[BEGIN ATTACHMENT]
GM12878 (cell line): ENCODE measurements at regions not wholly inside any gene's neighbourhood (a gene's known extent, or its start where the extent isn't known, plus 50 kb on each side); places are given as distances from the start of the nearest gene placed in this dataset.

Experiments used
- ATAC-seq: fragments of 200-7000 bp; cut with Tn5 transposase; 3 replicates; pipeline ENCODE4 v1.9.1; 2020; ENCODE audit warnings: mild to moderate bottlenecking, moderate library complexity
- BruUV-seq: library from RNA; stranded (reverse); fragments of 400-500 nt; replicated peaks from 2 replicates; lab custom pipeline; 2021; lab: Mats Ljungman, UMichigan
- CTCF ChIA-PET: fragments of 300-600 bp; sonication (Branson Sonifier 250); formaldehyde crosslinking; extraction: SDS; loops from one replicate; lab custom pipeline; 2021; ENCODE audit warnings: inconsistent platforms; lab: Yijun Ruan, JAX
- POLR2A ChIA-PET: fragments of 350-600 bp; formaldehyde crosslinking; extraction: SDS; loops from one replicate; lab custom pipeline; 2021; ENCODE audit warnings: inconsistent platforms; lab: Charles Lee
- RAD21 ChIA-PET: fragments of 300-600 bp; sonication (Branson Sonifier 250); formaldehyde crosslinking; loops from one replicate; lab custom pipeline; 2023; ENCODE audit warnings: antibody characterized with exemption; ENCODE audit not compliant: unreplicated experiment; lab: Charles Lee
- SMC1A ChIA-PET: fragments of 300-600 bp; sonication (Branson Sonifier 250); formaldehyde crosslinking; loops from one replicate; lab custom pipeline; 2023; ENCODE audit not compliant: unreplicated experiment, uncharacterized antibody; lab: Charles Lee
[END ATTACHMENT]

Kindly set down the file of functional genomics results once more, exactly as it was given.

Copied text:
GM12878 (cell line): ENCODE measurements at regions not wholly inside any gene's neighbourhood (a gene's known extent, or its start where the extent isn't known, plus 50 kb on each side); places are given as distances from the start of the nearest gene placed in this dataset.

Experiments used
- ATAC-seq: fragments of 200-7000 bp; cut with Tn5 transposase; 3 replicates; pipeline ENCODE4 v1.9.1; 2020; ENCODE audit warnings: mild to moderate bottlenecking, moderate library complexity
- BruUV-seq: library from RNA; stranded (reverse); fragments of 400-500 nt; replicated peaks from 2 replicates; lab custom pipeline; 2021; lab: Mats Ljungman, UMichigan
- CTCF ChIA-PET: fragments of 300-600 bp; sonication (Branson Sonifier 250); formaldehyde crosslinking; extraction: SDS; loops from one replicate; lab custom pipeline; 2021; ENCODE audit warnings: inconsistent platforms; lab: Yijun Ruan, JAX
- POLR2A ChIA-PET: fragments of 350-600 bp; formaldehyde crosslinking; extraction: SDS; loops from one replicate; lab custom pipeline; 2021; ENCODE audit warnings: inconsistent platforms; lab: Charles Lee
- RAD21 ChIA-PET: fragments of 300-600 bp; sonication (Branson Sonifier 250); formaldehyde crosslinking; loops from one replicate; lab custom pipeline; 2023; ENCODE audit warnings: antibody characterized with exemption; ENCODE audit not compliant: unreplicated experiment; lab: Charles Lee
- SMC1A ChIA-PET: fragments of 300-600 bp; sonication (Branson Sonifier 250); formaldehyde crosslinking; loops from one replicate; lab custom pipeline; 2023; ENCODE audit not compliant: unreplicated experiment, uncharacterized antibody; lab: Charles Lee